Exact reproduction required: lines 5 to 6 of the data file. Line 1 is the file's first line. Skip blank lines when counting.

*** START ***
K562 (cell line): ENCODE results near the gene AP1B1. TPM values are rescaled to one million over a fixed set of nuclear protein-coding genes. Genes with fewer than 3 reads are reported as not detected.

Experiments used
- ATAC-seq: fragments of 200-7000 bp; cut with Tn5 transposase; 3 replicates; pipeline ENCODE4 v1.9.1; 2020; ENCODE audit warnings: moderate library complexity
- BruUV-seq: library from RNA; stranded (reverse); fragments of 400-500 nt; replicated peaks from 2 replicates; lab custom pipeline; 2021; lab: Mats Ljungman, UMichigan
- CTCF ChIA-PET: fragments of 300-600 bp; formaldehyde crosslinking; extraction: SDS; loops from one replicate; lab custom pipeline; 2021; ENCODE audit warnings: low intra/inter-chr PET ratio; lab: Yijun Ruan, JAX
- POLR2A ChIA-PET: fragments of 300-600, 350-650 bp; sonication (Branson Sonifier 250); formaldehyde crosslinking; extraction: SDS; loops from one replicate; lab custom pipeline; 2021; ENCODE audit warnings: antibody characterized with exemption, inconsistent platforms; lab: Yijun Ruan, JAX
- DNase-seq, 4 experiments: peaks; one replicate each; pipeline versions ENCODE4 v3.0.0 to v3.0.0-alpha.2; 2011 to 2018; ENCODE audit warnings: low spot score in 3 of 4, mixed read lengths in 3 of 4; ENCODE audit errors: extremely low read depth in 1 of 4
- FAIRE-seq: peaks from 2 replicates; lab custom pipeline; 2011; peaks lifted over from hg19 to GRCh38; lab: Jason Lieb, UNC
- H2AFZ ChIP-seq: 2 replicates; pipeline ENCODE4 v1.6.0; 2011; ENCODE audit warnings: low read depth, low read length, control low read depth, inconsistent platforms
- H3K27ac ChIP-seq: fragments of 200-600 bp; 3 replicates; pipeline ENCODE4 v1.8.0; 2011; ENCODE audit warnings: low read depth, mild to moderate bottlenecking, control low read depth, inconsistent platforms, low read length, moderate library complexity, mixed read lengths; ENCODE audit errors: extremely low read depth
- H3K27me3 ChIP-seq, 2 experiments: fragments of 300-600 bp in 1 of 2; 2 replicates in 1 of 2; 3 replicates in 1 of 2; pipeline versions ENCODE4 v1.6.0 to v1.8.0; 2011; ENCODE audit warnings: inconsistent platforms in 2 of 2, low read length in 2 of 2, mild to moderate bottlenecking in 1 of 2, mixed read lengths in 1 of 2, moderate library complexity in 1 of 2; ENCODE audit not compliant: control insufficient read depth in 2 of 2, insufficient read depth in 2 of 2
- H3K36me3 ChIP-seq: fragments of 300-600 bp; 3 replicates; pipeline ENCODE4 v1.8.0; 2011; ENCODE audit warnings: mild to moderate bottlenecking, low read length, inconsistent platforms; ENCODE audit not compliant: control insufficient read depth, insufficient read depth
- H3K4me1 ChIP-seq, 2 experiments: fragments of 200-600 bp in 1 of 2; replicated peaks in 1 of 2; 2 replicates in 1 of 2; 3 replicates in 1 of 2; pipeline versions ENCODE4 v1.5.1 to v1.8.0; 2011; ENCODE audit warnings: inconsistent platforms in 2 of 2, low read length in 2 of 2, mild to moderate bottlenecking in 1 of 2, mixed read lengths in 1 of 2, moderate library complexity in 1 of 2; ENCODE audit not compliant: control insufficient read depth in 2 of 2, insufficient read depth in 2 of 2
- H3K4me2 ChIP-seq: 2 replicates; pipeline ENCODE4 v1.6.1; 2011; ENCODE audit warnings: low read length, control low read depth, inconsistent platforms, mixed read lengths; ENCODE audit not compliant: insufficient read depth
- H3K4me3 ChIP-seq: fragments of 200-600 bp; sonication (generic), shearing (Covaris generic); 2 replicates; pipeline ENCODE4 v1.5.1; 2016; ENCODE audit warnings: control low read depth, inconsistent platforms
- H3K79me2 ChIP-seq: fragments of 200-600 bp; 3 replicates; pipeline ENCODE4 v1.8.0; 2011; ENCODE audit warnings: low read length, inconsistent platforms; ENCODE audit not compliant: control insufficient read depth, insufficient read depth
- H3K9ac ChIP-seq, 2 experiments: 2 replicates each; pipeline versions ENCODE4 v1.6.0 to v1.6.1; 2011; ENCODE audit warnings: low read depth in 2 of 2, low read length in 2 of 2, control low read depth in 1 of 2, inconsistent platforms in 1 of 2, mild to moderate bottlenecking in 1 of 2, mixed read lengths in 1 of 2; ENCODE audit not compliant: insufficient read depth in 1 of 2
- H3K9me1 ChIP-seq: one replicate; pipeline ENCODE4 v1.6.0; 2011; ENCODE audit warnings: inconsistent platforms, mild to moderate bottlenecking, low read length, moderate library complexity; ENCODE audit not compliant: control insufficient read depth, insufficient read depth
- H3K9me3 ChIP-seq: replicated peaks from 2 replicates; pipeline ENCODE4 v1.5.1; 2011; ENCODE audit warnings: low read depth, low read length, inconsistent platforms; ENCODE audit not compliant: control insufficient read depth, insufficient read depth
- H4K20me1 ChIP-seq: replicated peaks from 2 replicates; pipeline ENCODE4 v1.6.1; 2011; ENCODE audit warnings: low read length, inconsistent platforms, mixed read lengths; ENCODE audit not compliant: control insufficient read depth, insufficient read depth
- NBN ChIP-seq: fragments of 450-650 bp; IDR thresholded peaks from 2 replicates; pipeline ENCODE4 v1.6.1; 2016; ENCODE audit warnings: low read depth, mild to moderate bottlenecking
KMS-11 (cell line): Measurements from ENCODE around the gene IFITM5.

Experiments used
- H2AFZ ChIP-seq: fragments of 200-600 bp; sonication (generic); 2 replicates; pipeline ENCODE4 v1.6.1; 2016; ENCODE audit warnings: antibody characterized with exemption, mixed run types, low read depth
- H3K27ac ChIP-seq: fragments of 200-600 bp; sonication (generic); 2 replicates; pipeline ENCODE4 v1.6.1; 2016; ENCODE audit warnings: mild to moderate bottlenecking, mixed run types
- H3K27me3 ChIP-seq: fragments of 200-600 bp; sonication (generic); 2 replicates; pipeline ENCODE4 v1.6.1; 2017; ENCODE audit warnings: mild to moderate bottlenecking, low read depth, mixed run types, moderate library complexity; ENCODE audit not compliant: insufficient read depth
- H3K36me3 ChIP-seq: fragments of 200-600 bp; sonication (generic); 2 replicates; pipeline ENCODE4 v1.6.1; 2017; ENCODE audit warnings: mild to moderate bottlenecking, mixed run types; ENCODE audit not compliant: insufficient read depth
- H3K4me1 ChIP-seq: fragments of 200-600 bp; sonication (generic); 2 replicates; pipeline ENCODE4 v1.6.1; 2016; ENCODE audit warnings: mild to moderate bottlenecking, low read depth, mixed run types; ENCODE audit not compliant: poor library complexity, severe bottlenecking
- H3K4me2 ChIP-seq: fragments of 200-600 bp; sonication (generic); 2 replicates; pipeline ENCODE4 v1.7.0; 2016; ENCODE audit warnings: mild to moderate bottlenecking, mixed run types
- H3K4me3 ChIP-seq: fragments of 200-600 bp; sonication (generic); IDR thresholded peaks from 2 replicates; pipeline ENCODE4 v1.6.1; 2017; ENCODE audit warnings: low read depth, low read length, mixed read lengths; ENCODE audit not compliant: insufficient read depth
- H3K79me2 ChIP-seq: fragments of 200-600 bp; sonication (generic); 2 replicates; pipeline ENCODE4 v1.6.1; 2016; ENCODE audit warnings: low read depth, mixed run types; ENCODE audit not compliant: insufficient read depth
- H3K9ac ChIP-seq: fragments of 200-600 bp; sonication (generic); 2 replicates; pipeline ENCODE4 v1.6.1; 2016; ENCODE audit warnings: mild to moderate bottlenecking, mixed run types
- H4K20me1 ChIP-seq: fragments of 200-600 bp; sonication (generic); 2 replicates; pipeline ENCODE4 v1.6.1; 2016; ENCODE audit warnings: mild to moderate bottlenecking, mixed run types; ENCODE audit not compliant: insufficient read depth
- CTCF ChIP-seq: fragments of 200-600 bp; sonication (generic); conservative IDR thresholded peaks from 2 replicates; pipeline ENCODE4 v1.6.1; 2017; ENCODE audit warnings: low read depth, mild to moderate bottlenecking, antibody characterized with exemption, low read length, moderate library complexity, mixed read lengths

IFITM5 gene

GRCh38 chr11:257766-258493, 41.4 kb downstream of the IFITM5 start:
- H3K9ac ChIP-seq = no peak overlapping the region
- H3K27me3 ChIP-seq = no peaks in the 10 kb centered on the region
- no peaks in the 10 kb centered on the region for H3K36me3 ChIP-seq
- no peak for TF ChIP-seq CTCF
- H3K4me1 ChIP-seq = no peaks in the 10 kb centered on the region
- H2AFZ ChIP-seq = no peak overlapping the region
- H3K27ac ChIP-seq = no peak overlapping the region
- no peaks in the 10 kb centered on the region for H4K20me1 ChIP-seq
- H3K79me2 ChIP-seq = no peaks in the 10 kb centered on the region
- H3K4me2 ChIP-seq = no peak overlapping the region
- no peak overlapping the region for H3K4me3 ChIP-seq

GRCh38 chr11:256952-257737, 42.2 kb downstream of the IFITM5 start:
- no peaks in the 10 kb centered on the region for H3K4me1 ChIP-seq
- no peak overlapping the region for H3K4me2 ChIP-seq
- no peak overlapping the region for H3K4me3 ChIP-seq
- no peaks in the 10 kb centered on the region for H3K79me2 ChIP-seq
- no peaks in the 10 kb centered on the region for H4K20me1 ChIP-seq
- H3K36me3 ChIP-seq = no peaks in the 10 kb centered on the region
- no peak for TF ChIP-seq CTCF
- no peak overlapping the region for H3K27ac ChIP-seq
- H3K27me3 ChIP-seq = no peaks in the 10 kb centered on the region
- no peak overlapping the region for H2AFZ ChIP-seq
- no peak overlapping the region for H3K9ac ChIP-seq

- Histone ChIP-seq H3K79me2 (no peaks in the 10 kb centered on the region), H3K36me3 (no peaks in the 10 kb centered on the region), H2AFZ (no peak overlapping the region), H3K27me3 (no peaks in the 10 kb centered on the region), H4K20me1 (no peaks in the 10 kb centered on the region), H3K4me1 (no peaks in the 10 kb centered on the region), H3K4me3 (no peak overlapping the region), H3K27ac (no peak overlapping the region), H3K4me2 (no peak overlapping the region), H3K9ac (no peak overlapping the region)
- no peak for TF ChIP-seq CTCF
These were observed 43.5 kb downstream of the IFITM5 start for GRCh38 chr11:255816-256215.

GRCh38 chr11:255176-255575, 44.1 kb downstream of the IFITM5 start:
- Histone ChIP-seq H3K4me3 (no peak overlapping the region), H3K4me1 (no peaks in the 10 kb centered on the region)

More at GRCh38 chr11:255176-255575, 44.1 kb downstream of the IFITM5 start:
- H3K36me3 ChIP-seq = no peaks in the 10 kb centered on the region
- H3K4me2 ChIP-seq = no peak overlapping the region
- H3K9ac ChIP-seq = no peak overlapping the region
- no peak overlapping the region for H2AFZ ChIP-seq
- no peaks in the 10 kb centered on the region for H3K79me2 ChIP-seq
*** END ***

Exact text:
- CTCF ChIA-PET: fragments of 300-600 bp; formaldehyde crosslinking; extraction: SDS; loops from one replicate; lab custom pipeline; 2021; ENCODE audit warnings: low intra/inter-chr PET ratio; lab: Yijun Ruan, JAX
- POLR2A ChIA-PET: fragments of 300-600, 350-650 bp; sonication (Branson Sonifier 250); formaldehyde crosslinking; extraction: SDS; loops from one replicate; lab custom pipeline; 2021; ENCODE audit warnings: antibody characterized with exemption, inconsistent platforms; lab: Yijun Ruan, JAX